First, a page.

The paypal ruling: Internet payment and charge-back

Date 14 jan. 2009

On 19 December 2008, The Eastern High Court made a principled decision on the field of application of the consumer ombudsman’s guidelines for remote sale etc. in payment systems (“The Guidelines”). The ruling decided on whether the Guidelines could be applied to payment systems used for payment on the Internet.


The ruling, which has been actualised by the increase in purchase and sale on the internet via new forms of payment, establishes a narrow interpretation of the term “payment system”. Thus, the High Court dismisses the idea that the Guidelines may apply to payment providers. This entails that consumers buying goods on the Internet and paying via a payment provider achieve a legal position which is significantly poorer than consumers paying the seller directly, for example by cash on delivery.


The case in brief
With a foreign company (U), a consumer (F) had bought services for use of games on the Internet and paid with his VISA/Dankort via the internet payment system PayPal. PayPal is an independent payment provider who, among other things, arrange for payment between consumers and business owners via the Internet by issuance of so called e-money.


As F, subsequently, did not receive the services he had paid for, he contacted his bank (the “Bank”) with a view to having the payment reimbursed (so called “charge-back”). However, the bank refused to reimburse the payment because the payment had been made via PayPal.


F complained to the Danish Complaint Board of Banking Services (“Pengeinstitutankenævnet”) who decided in favour of him and granted that the payments were covered by the Guidelines and that the bank had to reimburse the money. As the bank, subsequently, informed the complaint board that it did not wish to be bound by the decision, F sued the bank.


Rules applying to payment on the Internet and the right to charge-back
A consumer who has not received the goods/services for which he or she has paid with a credit card may in certain circumstances demand for his/her payment to be reimbursed (charge-back). This is a consequence of the Guidelines issued in accordance with section 4(3) (formerly section 12a) of Act on Certain Means of Payment. The Guidelines also apply in cases where the consumer has been shopping on the Internet and paid with his/her credit card.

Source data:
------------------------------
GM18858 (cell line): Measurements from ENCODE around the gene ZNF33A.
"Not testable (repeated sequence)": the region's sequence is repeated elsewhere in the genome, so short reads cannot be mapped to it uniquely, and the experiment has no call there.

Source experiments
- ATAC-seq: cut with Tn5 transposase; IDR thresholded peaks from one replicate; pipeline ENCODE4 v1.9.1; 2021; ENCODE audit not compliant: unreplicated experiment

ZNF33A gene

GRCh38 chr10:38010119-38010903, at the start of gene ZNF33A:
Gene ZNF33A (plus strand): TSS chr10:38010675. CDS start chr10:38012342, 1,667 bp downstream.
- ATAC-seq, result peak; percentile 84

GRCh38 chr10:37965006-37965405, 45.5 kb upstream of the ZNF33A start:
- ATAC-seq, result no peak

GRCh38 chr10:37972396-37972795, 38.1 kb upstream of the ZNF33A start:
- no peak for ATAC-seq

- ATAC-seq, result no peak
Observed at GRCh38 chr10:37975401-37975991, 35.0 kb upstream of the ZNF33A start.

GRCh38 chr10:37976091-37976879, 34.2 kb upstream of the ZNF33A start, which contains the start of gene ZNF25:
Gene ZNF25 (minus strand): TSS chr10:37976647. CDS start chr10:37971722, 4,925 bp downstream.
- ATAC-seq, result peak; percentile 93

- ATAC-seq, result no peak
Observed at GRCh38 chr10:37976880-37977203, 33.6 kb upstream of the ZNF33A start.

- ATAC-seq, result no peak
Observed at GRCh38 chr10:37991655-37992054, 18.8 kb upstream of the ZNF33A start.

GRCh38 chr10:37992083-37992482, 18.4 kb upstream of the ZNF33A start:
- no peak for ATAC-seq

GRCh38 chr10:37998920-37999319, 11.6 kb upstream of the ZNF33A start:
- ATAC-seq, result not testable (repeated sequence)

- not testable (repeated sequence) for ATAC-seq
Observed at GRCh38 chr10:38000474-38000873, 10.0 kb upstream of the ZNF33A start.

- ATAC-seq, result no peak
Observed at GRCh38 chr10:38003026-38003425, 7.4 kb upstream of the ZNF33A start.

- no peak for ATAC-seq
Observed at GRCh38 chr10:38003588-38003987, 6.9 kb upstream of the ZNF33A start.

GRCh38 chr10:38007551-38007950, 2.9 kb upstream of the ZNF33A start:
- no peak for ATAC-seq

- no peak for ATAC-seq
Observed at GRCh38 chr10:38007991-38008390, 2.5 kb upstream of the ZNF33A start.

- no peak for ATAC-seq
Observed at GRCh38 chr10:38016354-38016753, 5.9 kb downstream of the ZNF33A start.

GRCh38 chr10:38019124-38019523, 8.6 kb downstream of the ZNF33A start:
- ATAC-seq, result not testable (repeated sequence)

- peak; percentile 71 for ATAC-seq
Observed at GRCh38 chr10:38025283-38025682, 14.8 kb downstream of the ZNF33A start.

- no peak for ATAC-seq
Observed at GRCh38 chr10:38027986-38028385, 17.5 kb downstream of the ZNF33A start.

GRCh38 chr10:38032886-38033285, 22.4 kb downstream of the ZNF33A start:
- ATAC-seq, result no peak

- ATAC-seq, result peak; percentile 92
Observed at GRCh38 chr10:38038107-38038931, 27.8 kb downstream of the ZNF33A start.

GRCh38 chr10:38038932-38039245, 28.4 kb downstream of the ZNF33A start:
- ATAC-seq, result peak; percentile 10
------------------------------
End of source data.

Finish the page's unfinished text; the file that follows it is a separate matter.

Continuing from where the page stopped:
Among other things, the purpose of the Guidelines is to regulate the situations in which the completion of the payment transaction in practice places the consumer in a poorer position than the consumers who pay for example cash on delivery or by using a paying-in slip which travel with the goods. On par with this, it is stated in paragraph 5 of the Guidelines that a consumer claiming that the service ordered has not been delivered may demand for the card issuer to reimburse the amount. A consumer may demand for the payment to be reimbursed in case of absent or imperfect delivery, if the payment is covered by the Guidelines.


The Guidelines must be considered in context with the banks’ own guidelines for charge-back which correspond with the credit card company VISA’s code systems which contain a number of codes with exhaustive charge-back explanations. If a Danish company does not comply with VISA’s code system, VISA may impose a fine on the bank.


It follows from paragraph 1 of the Guidelines that payment systems with credit cards via which payment transactions are executed without the system reading off the credit card combining it with the credit card owner’s signature or PIN-code is covered by the Guidelines. It appears from the ombudsman’s comments that payment systems with payments without card will not be covered by the Guidelines in their present form.


As most transactions on the Internet are completed without the consumer providing his/her code or (virtual) signature, such payments will, as a main rule, be covered by the Guidelines.


With its ruling of 19 December 2008, the Eastern High Court has overruled a decision of 5 October 2006 made by the Danish Complaint Board of Banking Services (the “Complaint Board”) in which the Complaint Board concluded that a consumer’s payment with a credit card via a payment provider had to be reimbursed.


The decision of the Danish Complaint Board of Banking Services

In its decision of 5 October 2006, the Complaint Board met P’s claim and ordered the bank to reimburse P’s payment. The verdict was passed in dissent.